After Further Review: USGA may have lost the players

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Each week, GolfChannel.com takes a look back at the week in golf. Here's what's weighing on our writers' minds. 


On player reaction to USGA's handling of Dustin Johnson's penalty ...

By so badly botching the Dustin Johnson ruling in a critical moment Sunday, the USGA has lost the respect of the players, perhaps for good.

A rough few years for the organization – the anchoring ban, an unnecessarily compromised Merion, a bumpy Chambers Bay – has now gotten even worse.

This wasn’t a few grumpy players sounding off on the USGA’s handling and enforcement of Rule 18-2/0.5; it seemed like the entire PGA Tour emphatically disagreed with how it all went down. Here were a few of the words the stars used to describe the USGA’s absurd ruling: farce, ridiculous, embarrassing.

It has never sat well with the players that an organization of amateurs is policing the professionals, but this may prove to be the final straw. They’ve largely held their tongue over the past few years. Don’t expect them to stay silent any longer. – Ryan Lavner


On DJ's major potential ...

Following his victory this year at the WGC-Cadillac Championship, Adam Scott completed an interview with Claude Harmon III, who was moonlighting as a television announcer.  The conversation turned to Dustin Johnson, who Harmon coaches with his father, Butch. “He said, ‘Once he gets it figured out, we’re all playing for second,’” Harmon recently recalled.

On Sunday at Oakmont Johnson figured it out, overcoming a surreal episode that included a penalty that might not have been a penalty, an increasingly difficult golf course and the demons born from so many major losses.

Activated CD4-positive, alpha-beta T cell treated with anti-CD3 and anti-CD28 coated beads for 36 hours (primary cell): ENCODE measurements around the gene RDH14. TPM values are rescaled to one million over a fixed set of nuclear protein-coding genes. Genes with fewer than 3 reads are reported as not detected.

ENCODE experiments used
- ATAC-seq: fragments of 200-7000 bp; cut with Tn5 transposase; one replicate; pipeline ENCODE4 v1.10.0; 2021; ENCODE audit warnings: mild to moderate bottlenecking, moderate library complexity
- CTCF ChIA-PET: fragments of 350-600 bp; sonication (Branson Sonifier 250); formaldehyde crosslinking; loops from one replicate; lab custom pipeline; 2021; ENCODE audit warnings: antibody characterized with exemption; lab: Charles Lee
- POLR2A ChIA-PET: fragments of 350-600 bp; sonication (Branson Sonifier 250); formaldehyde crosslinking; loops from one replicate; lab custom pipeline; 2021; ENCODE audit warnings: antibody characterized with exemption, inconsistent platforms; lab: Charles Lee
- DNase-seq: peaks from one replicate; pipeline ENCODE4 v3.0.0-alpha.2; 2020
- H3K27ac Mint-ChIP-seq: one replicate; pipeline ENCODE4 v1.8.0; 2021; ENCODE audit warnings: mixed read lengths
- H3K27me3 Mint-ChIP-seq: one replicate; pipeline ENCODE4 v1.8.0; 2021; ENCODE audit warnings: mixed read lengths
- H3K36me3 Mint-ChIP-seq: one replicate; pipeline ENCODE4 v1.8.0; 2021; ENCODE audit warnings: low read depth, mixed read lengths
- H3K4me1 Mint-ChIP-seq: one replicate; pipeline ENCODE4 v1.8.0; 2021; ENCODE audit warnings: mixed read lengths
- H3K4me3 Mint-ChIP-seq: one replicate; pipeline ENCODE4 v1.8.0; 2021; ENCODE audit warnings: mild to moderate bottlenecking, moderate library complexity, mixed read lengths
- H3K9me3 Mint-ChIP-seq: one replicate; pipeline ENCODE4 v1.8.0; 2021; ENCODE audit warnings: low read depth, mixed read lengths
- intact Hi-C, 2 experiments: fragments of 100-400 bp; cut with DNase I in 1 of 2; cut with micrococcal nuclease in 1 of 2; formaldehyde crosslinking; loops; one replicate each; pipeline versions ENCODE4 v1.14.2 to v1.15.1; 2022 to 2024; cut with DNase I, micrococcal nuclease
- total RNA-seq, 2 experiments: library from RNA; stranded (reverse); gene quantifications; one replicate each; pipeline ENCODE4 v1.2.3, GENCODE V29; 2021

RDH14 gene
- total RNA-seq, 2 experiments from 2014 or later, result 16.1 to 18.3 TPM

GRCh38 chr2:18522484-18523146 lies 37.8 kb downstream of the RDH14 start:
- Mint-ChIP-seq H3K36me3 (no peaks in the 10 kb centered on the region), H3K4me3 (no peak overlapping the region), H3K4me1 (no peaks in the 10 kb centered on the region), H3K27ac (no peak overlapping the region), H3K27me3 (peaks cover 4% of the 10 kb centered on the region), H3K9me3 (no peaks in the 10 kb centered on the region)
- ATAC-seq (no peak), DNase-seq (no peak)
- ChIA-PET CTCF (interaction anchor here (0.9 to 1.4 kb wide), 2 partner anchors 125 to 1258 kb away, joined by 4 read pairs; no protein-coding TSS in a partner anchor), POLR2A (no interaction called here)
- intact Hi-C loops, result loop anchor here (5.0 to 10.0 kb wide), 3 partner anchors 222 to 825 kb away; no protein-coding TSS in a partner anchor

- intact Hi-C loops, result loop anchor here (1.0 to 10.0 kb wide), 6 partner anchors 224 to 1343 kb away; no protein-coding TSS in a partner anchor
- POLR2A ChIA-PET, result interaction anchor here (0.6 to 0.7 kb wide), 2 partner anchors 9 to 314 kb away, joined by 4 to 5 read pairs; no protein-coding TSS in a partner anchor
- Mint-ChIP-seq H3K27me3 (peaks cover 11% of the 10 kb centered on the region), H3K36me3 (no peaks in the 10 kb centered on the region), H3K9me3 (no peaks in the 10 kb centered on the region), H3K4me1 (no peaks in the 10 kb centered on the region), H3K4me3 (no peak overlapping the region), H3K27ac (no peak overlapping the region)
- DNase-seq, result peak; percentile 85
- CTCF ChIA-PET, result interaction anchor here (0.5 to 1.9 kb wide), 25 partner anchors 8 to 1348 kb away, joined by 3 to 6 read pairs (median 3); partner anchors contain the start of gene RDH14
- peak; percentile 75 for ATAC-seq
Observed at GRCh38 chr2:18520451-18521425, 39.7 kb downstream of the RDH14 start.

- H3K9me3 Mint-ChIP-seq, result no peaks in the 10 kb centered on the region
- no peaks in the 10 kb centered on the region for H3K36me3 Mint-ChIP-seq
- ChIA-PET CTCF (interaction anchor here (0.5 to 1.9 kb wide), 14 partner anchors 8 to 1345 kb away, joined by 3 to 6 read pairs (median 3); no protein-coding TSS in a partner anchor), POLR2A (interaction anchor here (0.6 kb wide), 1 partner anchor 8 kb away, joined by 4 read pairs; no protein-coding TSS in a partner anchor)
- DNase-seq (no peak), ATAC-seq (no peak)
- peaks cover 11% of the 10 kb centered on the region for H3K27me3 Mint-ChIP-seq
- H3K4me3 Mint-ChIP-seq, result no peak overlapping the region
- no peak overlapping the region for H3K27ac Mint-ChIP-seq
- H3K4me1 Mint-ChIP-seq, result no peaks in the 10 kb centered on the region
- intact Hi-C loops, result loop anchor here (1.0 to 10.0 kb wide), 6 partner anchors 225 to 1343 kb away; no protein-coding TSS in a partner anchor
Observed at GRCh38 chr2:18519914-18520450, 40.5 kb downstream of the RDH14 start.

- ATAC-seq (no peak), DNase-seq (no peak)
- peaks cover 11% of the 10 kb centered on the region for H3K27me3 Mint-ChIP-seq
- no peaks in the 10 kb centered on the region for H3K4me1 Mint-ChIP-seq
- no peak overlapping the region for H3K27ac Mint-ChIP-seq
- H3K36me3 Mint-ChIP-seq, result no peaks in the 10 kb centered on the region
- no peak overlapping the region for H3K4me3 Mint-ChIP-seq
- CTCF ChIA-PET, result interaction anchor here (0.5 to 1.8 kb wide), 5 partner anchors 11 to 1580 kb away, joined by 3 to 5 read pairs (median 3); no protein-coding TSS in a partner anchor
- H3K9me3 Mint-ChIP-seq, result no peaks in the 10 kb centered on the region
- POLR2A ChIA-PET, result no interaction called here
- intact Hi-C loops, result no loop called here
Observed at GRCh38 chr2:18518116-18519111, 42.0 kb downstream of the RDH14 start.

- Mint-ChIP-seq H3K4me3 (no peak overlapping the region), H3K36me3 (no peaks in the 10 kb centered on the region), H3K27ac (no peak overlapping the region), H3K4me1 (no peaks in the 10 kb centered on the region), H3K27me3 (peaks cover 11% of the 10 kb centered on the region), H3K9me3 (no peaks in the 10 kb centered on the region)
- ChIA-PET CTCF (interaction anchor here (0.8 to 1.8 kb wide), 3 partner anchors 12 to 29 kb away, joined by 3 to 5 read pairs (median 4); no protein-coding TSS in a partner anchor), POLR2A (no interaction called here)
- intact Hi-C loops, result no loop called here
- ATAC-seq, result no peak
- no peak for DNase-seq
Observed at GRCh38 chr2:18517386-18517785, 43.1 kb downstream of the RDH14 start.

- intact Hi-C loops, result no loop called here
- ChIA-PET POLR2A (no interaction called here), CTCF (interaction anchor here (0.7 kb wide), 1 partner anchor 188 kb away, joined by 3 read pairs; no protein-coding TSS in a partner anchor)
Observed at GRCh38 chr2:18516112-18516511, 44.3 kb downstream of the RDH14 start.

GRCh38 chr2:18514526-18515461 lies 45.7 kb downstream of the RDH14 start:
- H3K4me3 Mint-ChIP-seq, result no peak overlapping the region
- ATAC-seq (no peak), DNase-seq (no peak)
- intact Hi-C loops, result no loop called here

Three days shy of his 32nd birthday, the man some thought couldn’t win a major suddenly looks like he could win any of them.  Rex Hoggard


On the DJ penalty controversy ...

I tweeted this shortly after the U.S. Open ended and it was retweeted and favorited quite a bit, and it’s something I truly believe. No one watching the U.S. Open rule debacle will say: “Hey, that looked cool. I want to wake up tomorrow, buy clubs and take up the game.”

I’m not a rules expert, never have been and never have professed to be. Let’s say the USGA got this one exactly right. Then why was there no one, and I mean no one, who agreed with anything they did in the waning hours of the Open? A group of the game’s biggest names – including Jordan Spieth, Rory McIlroy, Rickie Fowler and Tiger Woods, among other – vented openly on social media about the USGA’s ineptness. They don’t agree on much of anything but were unanimous on this issue.

The rules forever have been too difficult and too vague. When an explanation comes that a ruling is made because “it’s more likely than not” that it happened, I get infuriated.

People may think golf’s cool because DJ is cool. But will never think it’s cool because of anything that has to do with arcane rules.  Jay Coffin


On two big USGA mistakes ...

The USGA’s first big mistake in the Dustin Johnson rules fiasco Sunday at the U.S. Open was reviewing the video and failing to immediately clear him of any rules violation after his ball moved once he stepped over it to putt at the fifth hole. Rule 18-2 as revised doesn’t require the rules committee to be 100 percent certain a player caused a ball to move to assess a one-stroke penalty.

Instead, the committee merely needs “the weight of evidence” to indicate the player caused the ball to move. With Lee Westwood and a referee at the hole failing to see cause to assess a penalty, it ought to take indisputable video evidence to conclude a penalty incurred, not “weighted evidence.”

The USGA’s second big mistake was going to Johnson at the 12th tee to inform him there was a potential violation and that they would further review it after the round. If Johnson was going to be assessed a penalty – and he was at the end of the round – it should have been decided right there.

By waiting, the USGA unnecessarily brought down a fog of confusion and angst  over the entire finish.  Randall Mell